LaSalle Looks Ahead

April 6, 2007
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GRAND RAPIDS — While LaSalle Bank’s parent company, Dutch bank ABN Amro, continues merger talks with London-based Barclays Bank, the LaSalle team in Michigan remains confident in the future.  

LaSalle’s Michigan presence is very attractive to Barclays, said Dan Terpsma, president of LaSalle’s West Michigan region. LaSalle ABN Amro has branches in 53 countries. Its LaSalle Bank subsidiary, headquartered in Chicago, has 260 Michigan branches.

“In Michigan, we have no redundant operations. We’re largely sales people here who are focusing on customers,” Terpsma said. “We don’t really have large backroom operations in West Michigan, so in any acquisition our people should not be impacted.”

Barclays’ acquisition of ABN Amro would create a $166 billion financial services company. But whether it’s Barclays or ABN Amro, LaSalle is well positioned as a global bank, Terpsma noted. Businesses today want and need to know more about the global marketplace.

“These are local businesses that understand there may be opportunities to sell in China or sell in Eastern Europe or manufacture in those markets,” Terpsma explained. “What’s great is that we have a network of banks there, and we can and have placed our West Michigan business owners with our ABN Amro counterparts in China, Europe, Brazil and other parts of the world. Businesses find that valuable.”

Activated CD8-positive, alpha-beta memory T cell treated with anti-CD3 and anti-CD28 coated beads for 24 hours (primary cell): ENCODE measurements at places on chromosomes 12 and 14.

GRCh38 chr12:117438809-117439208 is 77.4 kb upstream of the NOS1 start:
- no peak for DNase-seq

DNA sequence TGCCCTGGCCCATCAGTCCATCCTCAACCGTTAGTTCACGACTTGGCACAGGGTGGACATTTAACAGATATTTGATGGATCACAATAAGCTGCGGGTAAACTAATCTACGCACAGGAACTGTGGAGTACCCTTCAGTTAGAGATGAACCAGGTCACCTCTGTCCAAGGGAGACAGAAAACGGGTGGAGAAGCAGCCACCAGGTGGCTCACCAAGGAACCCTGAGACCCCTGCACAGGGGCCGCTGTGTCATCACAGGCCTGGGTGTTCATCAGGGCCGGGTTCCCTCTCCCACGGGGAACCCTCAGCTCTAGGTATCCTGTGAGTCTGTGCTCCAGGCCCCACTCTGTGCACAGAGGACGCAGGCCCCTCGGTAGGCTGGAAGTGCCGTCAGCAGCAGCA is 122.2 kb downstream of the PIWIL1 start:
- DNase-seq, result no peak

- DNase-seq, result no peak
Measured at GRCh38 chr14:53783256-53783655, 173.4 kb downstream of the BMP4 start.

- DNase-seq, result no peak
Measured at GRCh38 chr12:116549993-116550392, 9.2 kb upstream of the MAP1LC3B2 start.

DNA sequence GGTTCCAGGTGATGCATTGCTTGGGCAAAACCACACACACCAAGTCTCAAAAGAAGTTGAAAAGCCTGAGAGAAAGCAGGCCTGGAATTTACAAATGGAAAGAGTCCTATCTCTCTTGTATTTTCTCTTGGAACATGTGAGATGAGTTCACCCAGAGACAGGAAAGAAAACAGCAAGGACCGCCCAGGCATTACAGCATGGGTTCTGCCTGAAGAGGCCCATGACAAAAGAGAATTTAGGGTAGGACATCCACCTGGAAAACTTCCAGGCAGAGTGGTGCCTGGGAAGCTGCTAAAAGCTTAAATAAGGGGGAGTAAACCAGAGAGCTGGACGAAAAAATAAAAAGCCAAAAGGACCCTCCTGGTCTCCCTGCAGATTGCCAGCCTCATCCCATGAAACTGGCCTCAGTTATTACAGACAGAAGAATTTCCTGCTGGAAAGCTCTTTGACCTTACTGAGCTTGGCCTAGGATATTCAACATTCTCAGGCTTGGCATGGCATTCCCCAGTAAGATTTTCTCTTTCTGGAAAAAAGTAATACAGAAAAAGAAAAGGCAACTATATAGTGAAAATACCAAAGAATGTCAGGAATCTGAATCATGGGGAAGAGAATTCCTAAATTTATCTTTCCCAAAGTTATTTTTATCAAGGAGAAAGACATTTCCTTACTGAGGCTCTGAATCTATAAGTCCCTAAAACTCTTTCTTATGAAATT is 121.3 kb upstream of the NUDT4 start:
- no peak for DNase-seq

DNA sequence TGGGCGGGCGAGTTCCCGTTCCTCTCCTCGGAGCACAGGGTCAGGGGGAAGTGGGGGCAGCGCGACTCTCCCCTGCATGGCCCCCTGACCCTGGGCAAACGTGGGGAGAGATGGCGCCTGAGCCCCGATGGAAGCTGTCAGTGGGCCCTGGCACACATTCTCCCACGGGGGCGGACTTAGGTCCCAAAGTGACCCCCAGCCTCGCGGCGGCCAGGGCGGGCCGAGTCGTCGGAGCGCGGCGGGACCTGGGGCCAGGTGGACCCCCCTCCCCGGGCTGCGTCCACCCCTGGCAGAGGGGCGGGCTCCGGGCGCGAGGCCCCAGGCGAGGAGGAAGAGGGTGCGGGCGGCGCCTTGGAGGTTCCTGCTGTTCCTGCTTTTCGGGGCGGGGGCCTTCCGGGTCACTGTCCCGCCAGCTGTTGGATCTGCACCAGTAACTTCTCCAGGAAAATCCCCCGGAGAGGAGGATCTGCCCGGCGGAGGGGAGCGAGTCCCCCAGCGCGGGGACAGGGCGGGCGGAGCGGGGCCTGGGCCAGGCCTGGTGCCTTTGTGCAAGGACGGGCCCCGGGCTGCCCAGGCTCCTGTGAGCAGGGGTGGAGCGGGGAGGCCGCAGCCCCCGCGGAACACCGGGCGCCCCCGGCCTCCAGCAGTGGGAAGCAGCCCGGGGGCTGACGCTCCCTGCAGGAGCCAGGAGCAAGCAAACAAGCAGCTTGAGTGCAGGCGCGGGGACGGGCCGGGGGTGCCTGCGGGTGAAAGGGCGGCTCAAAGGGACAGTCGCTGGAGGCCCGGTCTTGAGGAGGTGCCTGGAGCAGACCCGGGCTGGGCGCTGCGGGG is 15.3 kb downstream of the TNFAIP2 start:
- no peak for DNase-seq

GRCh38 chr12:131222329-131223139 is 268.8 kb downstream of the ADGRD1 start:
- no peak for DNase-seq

Terpsma said he has no doubts that some companies seek out that kind of expertise and that the LaSalle team is capable of providing it. He added that LaSalle’s people have some advantages in that they have access to resources that many regional banks simply don’t have. 

Over the last five years, LaSalle’s West Michigan affiliate has grown at a compound annual growth rate of 17 percent in loans outstanding, which Terpsma says is pretty unusual given that the Michigan market is growing at less than 5 percent. Global connections have played a part in that growth, he said, along with a focus on commercial businesses.

“What we also find is that those business owners are seeing the value of having our wealth management area situated locally,” he added.

Regarding Comerica’s announcement that it’s moving its headquarters and 200 jobs from Detroit to Dallas, Terpsma said it’s disappointing to see any business pull up stakes and relocate, but the move does create some competitive opportunities for LaSalle.

Terpsma said LaSalle is here; it has roots and a major presence in Michigan, as well as the Midwest. It’s very committed to this state.

“To the extent that the marketplace perceives that Comerica is less comfortable with the state or is less comfortable with the auto industry,” he said, “I believe it plays well, given our commitment to the state and the auto industry.”    

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